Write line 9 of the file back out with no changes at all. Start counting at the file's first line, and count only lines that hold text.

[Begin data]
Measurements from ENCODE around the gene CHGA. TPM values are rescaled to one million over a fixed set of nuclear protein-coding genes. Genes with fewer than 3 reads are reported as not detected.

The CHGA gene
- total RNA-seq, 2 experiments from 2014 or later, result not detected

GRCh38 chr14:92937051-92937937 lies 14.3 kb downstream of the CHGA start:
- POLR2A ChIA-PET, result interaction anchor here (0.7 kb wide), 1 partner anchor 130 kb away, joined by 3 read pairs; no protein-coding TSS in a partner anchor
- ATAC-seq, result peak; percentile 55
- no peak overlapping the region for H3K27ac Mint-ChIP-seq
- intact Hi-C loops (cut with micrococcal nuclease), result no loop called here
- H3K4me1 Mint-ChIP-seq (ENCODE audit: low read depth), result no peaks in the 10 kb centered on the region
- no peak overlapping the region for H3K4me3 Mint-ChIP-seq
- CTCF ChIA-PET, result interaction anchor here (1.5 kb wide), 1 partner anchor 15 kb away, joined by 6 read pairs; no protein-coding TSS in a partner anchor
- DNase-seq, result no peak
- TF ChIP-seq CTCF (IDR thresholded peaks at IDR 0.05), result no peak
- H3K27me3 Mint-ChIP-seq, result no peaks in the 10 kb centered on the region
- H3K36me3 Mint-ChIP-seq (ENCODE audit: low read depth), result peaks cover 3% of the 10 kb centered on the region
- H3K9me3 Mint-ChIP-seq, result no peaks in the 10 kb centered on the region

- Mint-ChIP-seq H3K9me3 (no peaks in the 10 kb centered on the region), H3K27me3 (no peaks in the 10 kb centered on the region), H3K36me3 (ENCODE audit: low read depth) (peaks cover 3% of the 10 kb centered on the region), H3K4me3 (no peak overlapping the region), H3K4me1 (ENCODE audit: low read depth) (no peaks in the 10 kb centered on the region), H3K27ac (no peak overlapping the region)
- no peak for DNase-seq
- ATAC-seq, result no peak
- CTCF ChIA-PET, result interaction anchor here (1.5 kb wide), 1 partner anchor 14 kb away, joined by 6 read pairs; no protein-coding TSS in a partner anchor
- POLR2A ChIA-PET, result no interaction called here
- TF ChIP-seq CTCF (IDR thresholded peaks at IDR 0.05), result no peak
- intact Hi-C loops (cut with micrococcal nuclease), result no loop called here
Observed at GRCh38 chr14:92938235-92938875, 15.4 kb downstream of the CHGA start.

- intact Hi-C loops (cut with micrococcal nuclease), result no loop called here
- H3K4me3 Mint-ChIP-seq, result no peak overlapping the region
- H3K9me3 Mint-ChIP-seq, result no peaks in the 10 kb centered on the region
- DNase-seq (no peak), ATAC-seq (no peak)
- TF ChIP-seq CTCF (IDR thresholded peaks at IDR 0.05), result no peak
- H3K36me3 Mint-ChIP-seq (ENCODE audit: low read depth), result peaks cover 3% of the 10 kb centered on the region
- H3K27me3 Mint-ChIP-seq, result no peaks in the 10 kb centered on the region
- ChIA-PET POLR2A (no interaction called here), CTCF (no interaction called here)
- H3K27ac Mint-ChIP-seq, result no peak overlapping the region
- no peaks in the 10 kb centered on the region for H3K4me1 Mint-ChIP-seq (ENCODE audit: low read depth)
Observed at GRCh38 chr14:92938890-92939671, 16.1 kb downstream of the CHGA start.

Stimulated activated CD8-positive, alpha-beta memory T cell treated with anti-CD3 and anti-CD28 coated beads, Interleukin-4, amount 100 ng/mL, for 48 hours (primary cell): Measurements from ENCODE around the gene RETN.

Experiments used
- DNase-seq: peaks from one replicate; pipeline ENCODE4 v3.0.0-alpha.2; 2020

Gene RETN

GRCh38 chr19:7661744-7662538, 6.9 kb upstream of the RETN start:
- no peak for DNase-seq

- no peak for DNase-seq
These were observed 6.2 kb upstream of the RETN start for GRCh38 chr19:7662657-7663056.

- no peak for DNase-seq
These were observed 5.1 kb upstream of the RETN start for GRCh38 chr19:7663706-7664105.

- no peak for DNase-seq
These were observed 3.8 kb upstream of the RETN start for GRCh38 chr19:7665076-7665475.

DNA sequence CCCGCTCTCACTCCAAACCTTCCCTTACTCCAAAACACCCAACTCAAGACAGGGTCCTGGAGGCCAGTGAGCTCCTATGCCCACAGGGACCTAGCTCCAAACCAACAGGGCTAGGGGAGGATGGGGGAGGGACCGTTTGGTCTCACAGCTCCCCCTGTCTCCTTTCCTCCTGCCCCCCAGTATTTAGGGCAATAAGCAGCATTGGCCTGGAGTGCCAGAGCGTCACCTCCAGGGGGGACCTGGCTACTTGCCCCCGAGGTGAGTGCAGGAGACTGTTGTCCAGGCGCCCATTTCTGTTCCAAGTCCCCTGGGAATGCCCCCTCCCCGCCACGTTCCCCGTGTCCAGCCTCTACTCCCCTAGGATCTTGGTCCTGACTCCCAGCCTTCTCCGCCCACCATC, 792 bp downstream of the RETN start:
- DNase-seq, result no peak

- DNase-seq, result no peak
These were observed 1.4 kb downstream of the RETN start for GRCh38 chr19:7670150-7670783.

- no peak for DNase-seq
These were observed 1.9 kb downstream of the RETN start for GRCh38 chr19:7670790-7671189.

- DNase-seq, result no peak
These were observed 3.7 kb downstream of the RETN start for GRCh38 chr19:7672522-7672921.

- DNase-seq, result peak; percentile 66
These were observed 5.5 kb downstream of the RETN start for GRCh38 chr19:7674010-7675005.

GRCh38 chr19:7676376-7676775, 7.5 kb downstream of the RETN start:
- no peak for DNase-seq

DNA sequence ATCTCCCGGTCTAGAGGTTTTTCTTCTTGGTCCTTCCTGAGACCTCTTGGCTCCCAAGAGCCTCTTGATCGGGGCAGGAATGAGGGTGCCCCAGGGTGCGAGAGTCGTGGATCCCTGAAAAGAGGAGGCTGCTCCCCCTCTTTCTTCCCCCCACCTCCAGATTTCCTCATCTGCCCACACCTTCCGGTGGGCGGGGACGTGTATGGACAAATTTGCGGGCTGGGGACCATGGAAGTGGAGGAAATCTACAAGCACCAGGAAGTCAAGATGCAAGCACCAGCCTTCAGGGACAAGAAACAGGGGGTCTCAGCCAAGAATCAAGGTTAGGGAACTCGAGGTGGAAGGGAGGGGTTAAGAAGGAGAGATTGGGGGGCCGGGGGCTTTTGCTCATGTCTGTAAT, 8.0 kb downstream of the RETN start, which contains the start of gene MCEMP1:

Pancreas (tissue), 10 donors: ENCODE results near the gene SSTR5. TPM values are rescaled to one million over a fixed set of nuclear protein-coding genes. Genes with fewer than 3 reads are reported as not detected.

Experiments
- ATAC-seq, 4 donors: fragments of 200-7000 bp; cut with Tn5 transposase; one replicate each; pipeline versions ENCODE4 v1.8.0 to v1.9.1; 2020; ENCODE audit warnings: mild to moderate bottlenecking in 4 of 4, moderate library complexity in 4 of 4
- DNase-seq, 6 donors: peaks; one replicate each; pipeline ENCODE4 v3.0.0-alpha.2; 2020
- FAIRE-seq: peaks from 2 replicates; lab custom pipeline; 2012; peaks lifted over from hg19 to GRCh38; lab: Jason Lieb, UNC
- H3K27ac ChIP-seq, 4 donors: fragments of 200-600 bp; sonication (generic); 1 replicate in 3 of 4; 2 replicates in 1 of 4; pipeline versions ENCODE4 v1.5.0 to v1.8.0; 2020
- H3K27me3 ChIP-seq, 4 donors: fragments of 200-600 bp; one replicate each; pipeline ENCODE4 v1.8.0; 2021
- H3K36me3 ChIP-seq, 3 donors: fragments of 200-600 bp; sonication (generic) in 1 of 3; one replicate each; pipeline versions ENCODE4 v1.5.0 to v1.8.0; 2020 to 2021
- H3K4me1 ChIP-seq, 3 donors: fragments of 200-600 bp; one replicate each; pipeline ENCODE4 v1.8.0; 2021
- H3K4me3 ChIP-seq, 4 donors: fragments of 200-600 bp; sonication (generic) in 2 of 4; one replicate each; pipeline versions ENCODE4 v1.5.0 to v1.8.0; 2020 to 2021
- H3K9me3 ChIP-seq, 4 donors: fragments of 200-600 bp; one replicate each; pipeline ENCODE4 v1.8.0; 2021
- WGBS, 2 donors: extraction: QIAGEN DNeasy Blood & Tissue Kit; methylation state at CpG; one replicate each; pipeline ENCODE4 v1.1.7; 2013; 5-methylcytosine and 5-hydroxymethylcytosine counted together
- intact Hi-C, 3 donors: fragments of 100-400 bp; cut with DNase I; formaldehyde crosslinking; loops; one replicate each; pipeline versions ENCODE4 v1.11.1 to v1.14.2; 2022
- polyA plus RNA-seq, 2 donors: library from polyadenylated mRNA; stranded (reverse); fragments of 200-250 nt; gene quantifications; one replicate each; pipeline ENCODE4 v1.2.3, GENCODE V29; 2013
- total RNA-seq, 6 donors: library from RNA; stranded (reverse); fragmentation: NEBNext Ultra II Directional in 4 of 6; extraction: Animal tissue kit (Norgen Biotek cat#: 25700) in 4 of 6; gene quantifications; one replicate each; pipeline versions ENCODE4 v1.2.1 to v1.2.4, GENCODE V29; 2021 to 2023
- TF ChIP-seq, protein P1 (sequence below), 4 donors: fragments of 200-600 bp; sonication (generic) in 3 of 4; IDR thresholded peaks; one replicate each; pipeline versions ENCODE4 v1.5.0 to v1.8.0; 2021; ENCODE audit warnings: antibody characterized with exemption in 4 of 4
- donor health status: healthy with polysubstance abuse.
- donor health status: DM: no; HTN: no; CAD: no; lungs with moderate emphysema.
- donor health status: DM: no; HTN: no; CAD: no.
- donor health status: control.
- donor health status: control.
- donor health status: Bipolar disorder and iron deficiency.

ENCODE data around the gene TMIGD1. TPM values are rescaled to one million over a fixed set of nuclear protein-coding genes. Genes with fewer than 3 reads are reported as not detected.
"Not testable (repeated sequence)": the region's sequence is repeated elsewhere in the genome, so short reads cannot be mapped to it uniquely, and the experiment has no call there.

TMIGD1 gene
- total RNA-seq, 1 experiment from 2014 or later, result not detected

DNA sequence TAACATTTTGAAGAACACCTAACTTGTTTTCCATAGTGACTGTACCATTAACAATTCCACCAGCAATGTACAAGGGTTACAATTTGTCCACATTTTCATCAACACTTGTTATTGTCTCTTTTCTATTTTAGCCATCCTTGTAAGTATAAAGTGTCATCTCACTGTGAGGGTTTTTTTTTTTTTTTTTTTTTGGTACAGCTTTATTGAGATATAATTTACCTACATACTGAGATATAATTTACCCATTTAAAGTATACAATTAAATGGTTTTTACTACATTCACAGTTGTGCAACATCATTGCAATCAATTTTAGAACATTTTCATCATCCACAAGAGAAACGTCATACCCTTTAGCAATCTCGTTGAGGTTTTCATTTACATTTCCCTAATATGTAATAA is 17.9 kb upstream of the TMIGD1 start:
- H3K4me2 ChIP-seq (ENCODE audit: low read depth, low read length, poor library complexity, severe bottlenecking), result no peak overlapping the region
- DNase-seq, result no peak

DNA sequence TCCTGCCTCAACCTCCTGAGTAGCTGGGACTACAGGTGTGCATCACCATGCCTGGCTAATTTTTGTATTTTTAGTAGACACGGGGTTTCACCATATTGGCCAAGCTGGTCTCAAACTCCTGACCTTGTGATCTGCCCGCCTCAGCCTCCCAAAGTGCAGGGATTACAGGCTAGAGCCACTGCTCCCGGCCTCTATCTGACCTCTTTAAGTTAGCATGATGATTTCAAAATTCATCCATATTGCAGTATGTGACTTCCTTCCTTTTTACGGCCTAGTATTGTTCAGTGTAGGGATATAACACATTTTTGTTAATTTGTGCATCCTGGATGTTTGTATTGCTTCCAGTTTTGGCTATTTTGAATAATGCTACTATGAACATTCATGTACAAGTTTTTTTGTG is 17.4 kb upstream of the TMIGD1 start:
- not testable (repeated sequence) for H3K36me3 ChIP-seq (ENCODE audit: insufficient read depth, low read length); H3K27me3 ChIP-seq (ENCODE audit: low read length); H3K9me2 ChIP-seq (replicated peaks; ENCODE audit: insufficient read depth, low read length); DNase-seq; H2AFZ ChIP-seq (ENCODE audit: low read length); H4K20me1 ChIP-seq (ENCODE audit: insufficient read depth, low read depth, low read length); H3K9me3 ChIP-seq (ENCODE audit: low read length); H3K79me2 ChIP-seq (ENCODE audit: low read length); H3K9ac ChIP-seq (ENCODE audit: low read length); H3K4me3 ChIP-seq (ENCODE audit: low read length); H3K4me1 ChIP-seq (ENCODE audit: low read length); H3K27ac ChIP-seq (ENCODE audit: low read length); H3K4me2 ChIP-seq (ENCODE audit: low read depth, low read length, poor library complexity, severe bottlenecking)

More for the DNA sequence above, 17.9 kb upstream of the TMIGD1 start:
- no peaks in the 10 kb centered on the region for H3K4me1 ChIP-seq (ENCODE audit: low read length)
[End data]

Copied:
- H3K4me1 Mint-ChIP-seq (ENCODE audit: low read depth), result no peaks in the 10 kb centered on the region